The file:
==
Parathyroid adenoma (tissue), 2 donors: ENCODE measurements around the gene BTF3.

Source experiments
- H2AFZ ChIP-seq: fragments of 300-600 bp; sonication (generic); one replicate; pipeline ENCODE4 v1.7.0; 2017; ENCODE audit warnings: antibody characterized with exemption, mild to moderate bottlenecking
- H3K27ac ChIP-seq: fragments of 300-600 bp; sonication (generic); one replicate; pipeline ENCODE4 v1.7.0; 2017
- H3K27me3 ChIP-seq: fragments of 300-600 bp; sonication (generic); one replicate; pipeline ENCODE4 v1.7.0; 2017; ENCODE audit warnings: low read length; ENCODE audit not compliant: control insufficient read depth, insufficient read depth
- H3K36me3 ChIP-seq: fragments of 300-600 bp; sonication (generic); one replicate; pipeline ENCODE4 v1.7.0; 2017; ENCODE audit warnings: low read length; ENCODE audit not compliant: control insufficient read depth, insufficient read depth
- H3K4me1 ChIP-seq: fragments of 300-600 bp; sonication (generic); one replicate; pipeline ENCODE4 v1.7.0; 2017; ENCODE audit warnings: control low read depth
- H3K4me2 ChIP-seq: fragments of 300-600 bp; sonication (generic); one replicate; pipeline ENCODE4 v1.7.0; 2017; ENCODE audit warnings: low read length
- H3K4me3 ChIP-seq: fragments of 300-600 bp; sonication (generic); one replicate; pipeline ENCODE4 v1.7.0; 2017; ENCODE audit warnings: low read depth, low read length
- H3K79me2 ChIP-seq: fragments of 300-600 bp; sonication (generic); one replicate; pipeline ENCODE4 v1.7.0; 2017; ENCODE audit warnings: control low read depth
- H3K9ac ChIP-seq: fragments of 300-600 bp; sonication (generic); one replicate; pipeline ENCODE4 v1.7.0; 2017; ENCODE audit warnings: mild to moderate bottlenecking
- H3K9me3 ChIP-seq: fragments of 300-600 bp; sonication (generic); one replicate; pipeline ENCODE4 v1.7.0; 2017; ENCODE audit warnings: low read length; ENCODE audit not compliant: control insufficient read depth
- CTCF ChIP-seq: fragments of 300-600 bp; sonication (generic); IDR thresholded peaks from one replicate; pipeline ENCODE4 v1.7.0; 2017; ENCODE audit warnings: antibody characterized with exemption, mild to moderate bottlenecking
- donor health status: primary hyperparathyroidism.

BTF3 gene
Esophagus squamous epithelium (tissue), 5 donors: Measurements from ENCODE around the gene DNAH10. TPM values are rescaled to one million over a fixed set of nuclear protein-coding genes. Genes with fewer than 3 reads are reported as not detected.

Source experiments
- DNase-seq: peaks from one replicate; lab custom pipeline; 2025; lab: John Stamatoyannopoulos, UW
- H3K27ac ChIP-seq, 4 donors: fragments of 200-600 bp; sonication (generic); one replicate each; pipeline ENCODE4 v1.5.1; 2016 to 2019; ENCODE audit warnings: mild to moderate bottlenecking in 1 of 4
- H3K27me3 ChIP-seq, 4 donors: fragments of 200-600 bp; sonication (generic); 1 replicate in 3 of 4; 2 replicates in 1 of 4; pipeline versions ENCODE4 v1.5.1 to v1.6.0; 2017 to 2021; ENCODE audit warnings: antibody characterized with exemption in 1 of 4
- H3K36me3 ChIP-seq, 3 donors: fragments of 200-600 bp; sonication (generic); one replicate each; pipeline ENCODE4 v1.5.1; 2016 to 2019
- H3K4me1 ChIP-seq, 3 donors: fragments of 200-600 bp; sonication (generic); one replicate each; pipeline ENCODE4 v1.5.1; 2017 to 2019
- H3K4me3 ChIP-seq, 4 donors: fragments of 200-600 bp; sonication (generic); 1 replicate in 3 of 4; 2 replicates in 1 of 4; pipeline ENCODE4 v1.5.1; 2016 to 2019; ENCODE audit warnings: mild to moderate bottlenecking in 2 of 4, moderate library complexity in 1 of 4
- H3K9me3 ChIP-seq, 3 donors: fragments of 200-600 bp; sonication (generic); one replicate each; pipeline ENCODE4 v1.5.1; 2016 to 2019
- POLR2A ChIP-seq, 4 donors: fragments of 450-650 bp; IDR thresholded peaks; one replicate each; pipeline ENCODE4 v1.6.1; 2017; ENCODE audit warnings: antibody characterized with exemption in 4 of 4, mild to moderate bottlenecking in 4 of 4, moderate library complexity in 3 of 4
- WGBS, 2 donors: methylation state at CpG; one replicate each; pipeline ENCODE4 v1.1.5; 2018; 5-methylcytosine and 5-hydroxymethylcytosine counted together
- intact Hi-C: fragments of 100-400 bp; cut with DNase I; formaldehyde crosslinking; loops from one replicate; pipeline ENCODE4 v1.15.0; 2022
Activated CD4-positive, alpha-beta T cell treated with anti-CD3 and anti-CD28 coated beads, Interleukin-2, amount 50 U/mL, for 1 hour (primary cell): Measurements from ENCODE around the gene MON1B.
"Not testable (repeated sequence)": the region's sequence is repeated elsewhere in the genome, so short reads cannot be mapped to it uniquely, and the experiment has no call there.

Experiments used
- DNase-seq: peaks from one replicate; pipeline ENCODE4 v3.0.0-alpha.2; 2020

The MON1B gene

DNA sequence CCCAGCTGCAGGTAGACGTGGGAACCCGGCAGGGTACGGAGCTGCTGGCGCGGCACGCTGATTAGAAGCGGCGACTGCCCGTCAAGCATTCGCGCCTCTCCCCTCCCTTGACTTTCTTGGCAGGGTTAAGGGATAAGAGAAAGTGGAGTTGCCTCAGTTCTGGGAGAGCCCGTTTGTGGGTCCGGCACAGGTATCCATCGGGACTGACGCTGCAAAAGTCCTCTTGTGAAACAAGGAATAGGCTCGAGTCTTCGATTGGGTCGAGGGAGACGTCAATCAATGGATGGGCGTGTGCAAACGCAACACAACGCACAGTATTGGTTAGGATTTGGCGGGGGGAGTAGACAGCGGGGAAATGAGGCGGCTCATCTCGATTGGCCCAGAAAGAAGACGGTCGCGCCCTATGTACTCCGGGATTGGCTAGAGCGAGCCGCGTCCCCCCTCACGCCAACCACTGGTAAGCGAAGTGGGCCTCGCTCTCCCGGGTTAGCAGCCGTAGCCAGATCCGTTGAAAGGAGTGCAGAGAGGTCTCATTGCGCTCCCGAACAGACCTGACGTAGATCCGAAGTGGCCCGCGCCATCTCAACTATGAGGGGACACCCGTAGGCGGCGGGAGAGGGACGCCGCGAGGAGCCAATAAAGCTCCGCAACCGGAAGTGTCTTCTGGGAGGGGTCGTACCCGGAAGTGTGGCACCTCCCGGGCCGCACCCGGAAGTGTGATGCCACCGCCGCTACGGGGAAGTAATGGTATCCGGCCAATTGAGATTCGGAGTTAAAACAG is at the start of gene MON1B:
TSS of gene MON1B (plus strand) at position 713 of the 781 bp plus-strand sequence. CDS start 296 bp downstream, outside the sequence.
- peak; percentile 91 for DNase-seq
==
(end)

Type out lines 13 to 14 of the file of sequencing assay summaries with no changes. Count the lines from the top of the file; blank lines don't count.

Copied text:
- CTCF ChIP-seq: fragments of 300-600 bp; sonication (generic); IDR thresholded peaks from one replicate; pipeline ENCODE4 v1.7.0; 2017; ENCODE audit warnings: antibody characterized with exemption, mild to moderate bottlenecking
- donor health status: primary hyperparathyroidism.